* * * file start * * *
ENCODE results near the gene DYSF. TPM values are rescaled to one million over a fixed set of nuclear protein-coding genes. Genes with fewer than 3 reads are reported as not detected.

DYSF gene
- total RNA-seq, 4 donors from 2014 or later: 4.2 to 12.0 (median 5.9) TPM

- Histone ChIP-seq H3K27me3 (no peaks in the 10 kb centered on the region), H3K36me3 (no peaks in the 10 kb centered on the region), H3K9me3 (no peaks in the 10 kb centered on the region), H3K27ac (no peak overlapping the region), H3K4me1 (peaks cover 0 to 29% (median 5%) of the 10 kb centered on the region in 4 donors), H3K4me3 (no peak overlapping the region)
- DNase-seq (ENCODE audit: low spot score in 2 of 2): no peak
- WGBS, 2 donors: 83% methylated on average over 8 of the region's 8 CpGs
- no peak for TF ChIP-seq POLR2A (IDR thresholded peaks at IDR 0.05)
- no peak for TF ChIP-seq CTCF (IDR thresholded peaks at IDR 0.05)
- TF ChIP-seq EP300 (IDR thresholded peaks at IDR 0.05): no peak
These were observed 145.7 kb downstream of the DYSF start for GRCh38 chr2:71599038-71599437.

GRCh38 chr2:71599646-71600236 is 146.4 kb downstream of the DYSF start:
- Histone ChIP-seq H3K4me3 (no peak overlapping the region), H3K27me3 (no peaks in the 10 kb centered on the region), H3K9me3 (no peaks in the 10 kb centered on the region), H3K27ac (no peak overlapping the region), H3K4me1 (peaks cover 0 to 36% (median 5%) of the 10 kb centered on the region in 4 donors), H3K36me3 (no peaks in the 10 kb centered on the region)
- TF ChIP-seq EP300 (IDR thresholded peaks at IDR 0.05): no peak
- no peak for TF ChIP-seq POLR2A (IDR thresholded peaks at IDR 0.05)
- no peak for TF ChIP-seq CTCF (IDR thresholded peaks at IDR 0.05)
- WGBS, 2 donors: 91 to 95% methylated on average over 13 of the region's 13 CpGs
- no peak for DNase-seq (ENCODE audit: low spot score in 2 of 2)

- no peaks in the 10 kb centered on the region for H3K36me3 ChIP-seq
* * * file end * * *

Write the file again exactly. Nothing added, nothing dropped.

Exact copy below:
ENCODE results near the gene DYSF. TPM values are rescaled to one million over a fixed set of nuclear protein-coding genes. Genes with fewer than 3 reads are reported as not detected.

DYSF gene
- total RNA-seq, 4 donors from 2014 or later: 4.2 to 12.0 (median 5.9) TPM

- Histone ChIP-seq H3K27me3 (no peaks in the 10 kb centered on the region), H3K36me3 (no peaks in the 10 kb centered on the region), H3K9me3 (no peaks in the 10 kb centered on the region), H3K27ac (no peak overlapping the region), H3K4me1 (peaks cover 0 to 29% (median 5%) of the 10 kb centered on the region in 4 donors), H3K4me3 (no peak overlapping the region)
- DNase-seq (ENCODE audit: low spot score in 2 of 2): no peak
- WGBS, 2 donors: 83% methylated on average over 8 of the region's 8 CpGs
- no peak for TF ChIP-seq POLR2A (IDR thresholded peaks at IDR 0.05)
- no peak for TF ChIP-seq CTCF (IDR thresholded peaks at IDR 0.05)
- TF ChIP-seq EP300 (IDR thresholded peaks at IDR 0.05): no peak
These were observed 145.7 kb downstream of the DYSF start for GRCh38 chr2:71599038-71599437.

GRCh38 chr2:71599646-71600236 is 146.4 kb downstream of the DYSF start:
- Histone ChIP-seq H3K4me3 (no peak overlapping the region), H3K27me3 (no peaks in the 10 kb centered on the region), H3K9me3 (no peaks in the 10 kb centered on the region), H3K27ac (no peak overlapping the region), H3K4me1 (peaks cover 0 to 36% (median 5%) of the 10 kb centered on the region in 4 donors), H3K36me3 (no peaks in the 10 kb centered on the region)
- TF ChIP-seq EP300 (IDR thresholded peaks at IDR 0.05): no peak
- no peak for TF ChIP-seq POLR2A (IDR thresholded peaks at IDR 0.05)
- no peak for TF ChIP-seq CTCF (IDR thresholded peaks at IDR 0.05)
- WGBS, 2 donors: 91 to 95% methylated on average over 13 of the region's 13 CpGs
- no peak for DNase-seq (ENCODE audit: low spot score in 2 of 2)

- no peaks in the 10 kb centered on the region for H3K36me3 ChIP-seq